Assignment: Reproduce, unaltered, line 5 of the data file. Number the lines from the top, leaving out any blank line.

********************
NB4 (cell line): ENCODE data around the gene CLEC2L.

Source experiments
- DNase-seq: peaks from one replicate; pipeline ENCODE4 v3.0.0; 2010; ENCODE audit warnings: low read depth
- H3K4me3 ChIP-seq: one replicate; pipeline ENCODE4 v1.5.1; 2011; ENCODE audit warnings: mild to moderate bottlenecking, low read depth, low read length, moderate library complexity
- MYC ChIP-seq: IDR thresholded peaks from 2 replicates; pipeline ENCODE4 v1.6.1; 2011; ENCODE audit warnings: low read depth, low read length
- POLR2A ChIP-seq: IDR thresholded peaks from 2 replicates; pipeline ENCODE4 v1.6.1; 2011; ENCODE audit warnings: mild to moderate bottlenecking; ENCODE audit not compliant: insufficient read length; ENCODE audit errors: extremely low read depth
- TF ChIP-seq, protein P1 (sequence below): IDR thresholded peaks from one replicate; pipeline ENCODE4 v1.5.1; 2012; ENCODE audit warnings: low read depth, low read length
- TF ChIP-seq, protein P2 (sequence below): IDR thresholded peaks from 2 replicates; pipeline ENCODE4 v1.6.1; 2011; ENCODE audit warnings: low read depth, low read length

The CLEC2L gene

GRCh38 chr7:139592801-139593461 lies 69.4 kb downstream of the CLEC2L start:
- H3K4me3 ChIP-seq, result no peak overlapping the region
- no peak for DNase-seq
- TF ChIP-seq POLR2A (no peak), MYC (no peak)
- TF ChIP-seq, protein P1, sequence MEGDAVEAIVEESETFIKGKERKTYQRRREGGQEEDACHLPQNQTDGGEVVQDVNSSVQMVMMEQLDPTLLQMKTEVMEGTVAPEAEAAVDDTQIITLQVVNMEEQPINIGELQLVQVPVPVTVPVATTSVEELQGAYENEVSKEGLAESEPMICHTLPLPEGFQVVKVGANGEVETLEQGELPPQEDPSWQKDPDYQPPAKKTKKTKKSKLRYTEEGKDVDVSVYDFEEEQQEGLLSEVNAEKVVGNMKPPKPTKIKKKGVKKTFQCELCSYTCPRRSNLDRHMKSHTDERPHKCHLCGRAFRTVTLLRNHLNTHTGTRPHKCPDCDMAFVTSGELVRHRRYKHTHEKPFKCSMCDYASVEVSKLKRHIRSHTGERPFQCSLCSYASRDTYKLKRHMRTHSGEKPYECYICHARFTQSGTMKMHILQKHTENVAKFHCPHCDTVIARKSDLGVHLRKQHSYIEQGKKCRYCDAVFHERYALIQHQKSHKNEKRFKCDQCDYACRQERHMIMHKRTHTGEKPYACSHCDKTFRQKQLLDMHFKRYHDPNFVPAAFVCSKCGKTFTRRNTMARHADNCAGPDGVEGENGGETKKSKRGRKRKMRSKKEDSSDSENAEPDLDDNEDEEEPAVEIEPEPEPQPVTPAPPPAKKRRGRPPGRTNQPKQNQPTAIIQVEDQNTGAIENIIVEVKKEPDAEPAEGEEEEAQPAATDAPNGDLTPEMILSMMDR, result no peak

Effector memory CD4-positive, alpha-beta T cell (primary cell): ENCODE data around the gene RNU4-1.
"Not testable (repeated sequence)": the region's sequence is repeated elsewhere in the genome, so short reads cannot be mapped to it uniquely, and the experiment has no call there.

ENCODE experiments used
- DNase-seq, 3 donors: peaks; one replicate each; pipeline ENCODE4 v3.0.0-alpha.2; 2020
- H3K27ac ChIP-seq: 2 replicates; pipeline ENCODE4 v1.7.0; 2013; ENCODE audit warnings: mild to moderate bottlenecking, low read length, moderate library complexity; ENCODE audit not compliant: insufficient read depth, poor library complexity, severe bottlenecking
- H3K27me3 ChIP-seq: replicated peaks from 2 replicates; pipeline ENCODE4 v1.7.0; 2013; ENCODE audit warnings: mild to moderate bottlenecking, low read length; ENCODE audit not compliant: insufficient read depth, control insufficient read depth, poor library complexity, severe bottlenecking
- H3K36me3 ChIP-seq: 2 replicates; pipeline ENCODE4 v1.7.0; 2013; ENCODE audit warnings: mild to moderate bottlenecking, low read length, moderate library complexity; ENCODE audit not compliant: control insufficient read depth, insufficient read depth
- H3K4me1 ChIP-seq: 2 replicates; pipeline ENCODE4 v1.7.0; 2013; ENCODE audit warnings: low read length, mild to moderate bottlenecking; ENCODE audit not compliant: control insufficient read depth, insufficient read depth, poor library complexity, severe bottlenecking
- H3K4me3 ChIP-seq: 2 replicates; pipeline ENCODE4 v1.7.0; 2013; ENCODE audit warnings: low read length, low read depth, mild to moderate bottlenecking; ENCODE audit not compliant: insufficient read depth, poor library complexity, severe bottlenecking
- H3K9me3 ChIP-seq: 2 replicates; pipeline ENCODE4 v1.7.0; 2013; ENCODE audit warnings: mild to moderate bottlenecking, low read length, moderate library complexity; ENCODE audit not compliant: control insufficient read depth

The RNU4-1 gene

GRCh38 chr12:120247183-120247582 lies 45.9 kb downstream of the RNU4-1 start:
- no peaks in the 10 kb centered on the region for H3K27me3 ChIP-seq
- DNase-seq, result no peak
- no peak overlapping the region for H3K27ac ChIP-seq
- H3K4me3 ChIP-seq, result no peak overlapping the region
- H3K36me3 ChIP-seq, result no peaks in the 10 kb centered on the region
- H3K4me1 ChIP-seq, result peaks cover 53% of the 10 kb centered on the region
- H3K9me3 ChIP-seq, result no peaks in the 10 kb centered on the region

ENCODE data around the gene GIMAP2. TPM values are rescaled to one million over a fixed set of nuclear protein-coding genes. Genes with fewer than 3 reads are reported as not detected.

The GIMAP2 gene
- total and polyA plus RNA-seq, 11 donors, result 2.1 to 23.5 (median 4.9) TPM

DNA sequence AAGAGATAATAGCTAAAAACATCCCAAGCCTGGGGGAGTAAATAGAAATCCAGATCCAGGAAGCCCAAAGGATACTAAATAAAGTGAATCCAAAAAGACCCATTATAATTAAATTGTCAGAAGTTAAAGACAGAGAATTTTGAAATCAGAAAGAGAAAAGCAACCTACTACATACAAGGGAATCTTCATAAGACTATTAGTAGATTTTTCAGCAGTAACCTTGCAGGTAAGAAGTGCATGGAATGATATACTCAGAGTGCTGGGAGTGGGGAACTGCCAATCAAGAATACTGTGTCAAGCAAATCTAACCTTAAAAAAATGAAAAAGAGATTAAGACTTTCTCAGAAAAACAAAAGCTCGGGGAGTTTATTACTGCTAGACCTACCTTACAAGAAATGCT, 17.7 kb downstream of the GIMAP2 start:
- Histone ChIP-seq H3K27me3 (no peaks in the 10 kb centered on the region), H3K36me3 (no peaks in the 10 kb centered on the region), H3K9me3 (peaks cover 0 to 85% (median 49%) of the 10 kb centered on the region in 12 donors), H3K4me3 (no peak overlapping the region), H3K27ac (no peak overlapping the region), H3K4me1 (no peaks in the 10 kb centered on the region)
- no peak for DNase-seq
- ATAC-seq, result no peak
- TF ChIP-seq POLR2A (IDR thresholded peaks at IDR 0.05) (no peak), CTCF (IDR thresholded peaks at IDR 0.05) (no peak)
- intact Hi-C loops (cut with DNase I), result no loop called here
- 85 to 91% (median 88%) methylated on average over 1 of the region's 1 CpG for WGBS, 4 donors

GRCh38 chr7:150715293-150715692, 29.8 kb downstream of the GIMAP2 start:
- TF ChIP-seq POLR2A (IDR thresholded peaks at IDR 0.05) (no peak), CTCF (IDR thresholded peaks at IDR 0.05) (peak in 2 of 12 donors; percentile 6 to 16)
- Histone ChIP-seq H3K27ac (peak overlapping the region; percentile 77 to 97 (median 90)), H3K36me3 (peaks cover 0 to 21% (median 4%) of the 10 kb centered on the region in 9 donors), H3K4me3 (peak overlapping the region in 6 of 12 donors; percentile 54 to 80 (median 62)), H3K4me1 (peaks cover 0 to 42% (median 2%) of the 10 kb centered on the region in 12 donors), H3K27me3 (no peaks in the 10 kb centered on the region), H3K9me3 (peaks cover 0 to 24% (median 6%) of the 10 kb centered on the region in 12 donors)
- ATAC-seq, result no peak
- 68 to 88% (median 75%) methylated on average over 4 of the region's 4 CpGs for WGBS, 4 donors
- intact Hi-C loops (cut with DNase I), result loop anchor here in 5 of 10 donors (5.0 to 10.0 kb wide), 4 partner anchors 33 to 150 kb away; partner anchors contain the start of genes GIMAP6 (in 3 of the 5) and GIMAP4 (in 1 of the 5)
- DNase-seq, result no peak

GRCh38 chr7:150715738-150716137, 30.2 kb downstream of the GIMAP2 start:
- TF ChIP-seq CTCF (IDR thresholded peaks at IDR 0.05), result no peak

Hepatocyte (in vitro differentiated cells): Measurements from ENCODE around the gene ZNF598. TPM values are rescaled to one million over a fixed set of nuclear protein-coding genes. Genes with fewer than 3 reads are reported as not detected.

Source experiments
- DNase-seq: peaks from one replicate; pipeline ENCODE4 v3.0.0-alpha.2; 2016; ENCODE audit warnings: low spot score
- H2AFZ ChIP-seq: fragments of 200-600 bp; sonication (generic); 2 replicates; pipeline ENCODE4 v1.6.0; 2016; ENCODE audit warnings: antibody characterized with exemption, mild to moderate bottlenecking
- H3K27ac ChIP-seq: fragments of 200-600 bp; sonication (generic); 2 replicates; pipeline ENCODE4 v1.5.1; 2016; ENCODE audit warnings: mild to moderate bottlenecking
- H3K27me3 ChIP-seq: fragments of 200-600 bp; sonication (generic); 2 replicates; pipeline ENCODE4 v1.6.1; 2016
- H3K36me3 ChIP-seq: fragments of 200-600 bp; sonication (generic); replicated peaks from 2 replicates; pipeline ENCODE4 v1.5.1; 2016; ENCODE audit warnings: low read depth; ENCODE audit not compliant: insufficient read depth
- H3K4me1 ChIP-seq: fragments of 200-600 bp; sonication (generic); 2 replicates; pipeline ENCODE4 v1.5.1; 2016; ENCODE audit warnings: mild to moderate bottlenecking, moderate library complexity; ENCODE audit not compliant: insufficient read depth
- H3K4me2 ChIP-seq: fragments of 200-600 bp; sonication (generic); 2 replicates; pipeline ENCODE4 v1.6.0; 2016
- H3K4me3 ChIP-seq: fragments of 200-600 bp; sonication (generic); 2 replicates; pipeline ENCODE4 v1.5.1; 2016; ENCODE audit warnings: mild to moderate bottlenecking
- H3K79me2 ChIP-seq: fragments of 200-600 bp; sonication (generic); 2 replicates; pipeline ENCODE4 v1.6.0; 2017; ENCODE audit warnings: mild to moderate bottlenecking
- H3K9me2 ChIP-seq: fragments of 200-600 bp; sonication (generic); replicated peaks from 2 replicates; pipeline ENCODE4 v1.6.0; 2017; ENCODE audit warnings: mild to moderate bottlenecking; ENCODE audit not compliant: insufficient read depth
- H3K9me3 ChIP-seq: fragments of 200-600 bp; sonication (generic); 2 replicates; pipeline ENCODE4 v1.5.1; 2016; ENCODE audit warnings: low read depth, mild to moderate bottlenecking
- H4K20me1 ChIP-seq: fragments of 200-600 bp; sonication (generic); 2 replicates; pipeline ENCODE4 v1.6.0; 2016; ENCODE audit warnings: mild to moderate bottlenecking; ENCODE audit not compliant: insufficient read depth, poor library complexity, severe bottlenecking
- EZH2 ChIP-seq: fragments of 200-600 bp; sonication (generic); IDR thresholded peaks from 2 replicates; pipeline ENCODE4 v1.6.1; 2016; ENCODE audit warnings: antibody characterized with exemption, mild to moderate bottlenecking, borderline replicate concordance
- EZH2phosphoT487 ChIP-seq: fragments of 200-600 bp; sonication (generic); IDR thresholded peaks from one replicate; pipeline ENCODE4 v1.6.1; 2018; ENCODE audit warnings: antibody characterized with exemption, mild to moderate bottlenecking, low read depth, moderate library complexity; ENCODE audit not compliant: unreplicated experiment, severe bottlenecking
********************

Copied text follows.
- MYC ChIP-seq: IDR thresholded peaks from 2 replicates; pipeline ENCODE4 v1.6.1; 2011; ENCODE audit warnings: low read depth, low read length